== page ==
the sun dimmed almost gone
as an eerie silence enveloped
it felt ominous like a fast
approaching storm

then the most horrendous roar

as an Everest of fire bore down
bore down upon us
dwarfed and terrified
by nature’s anger

run now

d’Verse, roar 44 words, De Jackson – pic courtesy of nytimes.com

a tribute to all those brave volunteer firefighters and ordinary folk who have fought for their lives over the last few months … 20 lives lost, more than 2,000 homes, plus businesses, wildlife and livestock … recovery will take years and we are only mid fire season now …


  1. Yes dear, the fires are certainly horrendous and huge,….. I’ve lived in Geelong for 68 years, and I have never seen this much smoke around like this before, even when we’ve had our neighbouring Otway Ranges and Brisbane Ranges on fire !!…. And to think the fires are 400 km away…….It’s all beyond what we’ve experience before …… Take care up there Cake… and be safe…. xxx

    Liked by 1 person

  2. Such a traumatic thing to happen…how is it so far kate? Cos i dont think i can even rely on news agencies lately…

    One of the active volcanoes back home erupted after 48 years. Evacuations have been made affected areas are in panic mode. Ashfalls have reached the mainland Manila and classes and works have been suspended. What was funny though is how businesmen capitalize on the agony of others by selling ang over the top priced face mask.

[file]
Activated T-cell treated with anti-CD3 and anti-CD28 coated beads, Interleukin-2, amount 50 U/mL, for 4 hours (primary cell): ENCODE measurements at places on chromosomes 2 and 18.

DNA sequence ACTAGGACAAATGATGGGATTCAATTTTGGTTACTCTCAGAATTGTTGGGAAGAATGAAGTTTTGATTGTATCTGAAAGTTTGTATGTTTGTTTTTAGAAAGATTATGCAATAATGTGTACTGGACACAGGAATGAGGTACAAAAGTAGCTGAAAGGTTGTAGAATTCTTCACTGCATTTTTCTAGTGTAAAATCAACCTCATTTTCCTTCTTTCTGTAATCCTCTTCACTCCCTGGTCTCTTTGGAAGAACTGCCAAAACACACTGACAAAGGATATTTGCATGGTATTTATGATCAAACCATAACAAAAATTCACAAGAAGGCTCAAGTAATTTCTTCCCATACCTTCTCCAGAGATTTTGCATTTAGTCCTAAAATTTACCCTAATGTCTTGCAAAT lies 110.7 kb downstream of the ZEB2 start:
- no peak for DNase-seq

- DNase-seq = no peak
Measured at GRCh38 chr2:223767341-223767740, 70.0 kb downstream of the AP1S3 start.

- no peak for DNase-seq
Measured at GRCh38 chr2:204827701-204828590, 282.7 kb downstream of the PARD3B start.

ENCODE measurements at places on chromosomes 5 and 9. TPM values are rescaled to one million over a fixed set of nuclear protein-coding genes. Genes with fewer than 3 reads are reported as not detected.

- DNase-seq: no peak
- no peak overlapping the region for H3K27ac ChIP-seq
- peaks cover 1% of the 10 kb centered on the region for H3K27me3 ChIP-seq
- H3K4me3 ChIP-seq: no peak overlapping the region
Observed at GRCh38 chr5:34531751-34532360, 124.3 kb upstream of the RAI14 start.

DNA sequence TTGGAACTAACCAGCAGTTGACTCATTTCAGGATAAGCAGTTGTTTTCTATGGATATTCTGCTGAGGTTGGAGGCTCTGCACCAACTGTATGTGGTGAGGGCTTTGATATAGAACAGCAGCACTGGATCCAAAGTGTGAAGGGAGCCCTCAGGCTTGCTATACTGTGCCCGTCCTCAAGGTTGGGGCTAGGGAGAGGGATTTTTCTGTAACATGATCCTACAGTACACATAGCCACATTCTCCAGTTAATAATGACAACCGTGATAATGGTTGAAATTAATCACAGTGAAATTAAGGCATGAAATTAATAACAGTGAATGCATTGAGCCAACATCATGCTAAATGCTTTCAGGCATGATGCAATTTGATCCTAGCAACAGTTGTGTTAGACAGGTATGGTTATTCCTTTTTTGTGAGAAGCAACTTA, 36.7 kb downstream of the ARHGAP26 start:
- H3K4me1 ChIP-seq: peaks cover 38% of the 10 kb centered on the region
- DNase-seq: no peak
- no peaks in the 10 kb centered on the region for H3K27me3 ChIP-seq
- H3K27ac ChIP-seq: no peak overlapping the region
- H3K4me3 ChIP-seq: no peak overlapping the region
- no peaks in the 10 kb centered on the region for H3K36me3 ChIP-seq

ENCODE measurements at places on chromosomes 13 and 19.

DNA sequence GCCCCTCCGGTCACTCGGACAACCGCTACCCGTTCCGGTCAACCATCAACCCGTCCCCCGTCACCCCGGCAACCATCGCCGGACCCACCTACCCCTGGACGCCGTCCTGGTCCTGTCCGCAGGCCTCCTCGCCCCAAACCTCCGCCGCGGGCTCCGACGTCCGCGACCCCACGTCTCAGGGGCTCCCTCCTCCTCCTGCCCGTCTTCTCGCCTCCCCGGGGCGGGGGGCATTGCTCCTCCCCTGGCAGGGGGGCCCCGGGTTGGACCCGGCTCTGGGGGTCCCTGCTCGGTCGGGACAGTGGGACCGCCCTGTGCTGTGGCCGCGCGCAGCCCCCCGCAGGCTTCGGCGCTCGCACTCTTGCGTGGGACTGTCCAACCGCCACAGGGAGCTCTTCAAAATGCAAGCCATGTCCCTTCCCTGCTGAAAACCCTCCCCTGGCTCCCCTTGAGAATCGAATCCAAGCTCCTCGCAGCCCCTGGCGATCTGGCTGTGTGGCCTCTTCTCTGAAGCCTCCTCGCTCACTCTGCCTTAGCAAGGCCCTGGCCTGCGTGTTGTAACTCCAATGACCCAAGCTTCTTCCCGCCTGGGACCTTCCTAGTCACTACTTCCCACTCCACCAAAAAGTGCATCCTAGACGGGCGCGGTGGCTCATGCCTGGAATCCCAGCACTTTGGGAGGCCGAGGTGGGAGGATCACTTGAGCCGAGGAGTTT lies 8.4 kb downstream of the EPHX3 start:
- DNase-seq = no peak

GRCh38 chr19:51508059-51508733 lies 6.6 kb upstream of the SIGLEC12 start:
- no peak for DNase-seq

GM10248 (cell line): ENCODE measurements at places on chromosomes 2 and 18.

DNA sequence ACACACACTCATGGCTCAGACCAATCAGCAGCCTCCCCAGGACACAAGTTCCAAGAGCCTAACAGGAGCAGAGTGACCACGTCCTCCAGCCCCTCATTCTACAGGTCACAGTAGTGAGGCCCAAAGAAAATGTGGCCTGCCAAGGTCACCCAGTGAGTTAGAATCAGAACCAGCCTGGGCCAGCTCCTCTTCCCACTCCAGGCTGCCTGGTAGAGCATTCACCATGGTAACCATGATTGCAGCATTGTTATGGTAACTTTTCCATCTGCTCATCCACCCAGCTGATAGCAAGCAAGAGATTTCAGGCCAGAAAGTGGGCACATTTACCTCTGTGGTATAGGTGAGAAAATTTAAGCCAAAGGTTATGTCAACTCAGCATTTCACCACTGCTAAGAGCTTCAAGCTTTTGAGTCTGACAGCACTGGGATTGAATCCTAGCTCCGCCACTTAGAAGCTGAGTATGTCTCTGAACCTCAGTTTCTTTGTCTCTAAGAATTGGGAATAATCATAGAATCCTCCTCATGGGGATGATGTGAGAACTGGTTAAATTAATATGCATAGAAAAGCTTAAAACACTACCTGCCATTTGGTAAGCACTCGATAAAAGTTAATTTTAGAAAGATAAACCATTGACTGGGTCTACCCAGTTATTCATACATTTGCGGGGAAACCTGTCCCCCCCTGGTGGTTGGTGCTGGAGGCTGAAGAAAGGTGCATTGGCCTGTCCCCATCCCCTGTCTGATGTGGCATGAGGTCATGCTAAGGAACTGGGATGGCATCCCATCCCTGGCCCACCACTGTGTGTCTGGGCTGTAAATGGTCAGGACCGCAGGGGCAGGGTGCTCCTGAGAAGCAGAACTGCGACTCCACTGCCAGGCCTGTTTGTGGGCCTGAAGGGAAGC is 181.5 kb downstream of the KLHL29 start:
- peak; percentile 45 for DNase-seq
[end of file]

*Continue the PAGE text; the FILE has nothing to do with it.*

Liked by 1 person

  3. I wish this was a fictional horror story instead of the news of the week.
    I am so sad for Australia.
    These lines are so powerful, ”
    as an Everest of fire bore down
    bore down upon us
    dwarfed and terrified
    by nature’s anger”
    Take care.

    Liked by 1 person

    • only repeating the survivors stories Irma, I can’t imagine the terror … they refer to it as a monster bearing down on them to personally attack them and their livelihood …

      Liked by 1 person